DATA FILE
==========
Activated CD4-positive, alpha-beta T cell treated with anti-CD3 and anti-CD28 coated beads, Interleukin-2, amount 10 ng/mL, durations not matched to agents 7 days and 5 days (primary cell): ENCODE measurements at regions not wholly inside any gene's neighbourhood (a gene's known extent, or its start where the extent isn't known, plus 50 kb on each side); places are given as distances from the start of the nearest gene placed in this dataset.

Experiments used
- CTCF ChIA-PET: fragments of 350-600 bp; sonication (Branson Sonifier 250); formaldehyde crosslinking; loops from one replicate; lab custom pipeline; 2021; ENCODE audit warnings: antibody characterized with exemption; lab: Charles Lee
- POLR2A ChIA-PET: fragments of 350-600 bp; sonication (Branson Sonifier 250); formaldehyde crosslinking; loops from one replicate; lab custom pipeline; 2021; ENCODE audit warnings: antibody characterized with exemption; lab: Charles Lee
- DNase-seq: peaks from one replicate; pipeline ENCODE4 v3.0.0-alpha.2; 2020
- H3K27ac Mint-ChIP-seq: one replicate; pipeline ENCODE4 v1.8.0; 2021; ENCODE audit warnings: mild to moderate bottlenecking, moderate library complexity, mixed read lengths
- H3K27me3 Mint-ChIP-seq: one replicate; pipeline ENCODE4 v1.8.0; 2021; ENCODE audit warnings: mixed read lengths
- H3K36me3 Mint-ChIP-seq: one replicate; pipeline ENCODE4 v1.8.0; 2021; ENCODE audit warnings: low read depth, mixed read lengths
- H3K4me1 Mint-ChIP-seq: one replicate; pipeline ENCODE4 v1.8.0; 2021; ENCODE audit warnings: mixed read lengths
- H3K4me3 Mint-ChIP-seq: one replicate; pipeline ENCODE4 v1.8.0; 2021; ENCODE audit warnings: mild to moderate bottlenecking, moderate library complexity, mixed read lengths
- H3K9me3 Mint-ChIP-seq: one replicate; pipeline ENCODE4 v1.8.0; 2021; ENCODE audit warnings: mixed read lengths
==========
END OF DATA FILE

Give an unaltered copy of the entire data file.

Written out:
Activated CD4-positive, alpha-beta T cell treated with anti-CD3 and anti-CD28 coated beads, Interleukin-2, amount 10 ng/mL, durations not matched to agents 7 days and 5 days (primary cell): ENCODE measurements at regions not wholly inside any gene's neighbourhood (a gene's known extent, or its start where the extent isn't known, plus 50 kb on each side); places are given as distances from the start of the nearest gene placed in this dataset.

Experiments used
- CTCF ChIA-PET: fragments of 350-600 bp; sonication (Branson Sonifier 250); formaldehyde crosslinking; loops from one replicate; lab custom pipeline; 2021; ENCODE audit warnings: antibody characterized with exemption; lab: Charles Lee
- POLR2A ChIA-PET: fragments of 350-600 bp; sonication (Branson Sonifier 250); formaldehyde crosslinking; loops from one replicate; lab custom pipeline; 2021; ENCODE audit warnings: antibody characterized with exemption; lab: Charles Lee
- DNase-seq: peaks from one replicate; pipeline ENCODE4 v3.0.0-alpha.2; 2020
- H3K27ac Mint-ChIP-seq: one replicate; pipeline ENCODE4 v1.8.0; 2021; ENCODE audit warnings: mild to moderate bottlenecking, moderate library complexity, mixed read lengths
- H3K27me3 Mint-ChIP-seq: one replicate; pipeline ENCODE4 v1.8.0; 2021; ENCODE audit warnings: mixed read lengths
- H3K36me3 Mint-ChIP-seq: one replicate; pipeline ENCODE4 v1.8.0; 2021; ENCODE audit warnings: low read depth, mixed read lengths
- H3K4me1 Mint-ChIP-seq: one replicate; pipeline ENCODE4 v1.8.0; 2021; ENCODE audit warnings: mixed read lengths
- H3K4me3 Mint-ChIP-seq: one replicate; pipeline ENCODE4 v1.8.0; 2021; ENCODE audit warnings: mild to moderate bottlenecking, moderate library complexity, mixed read lengths
- H3K9me3 Mint-ChIP-seq: one replicate; pipeline ENCODE4 v1.8.0; 2021; ENCODE audit warnings: mixed read lengths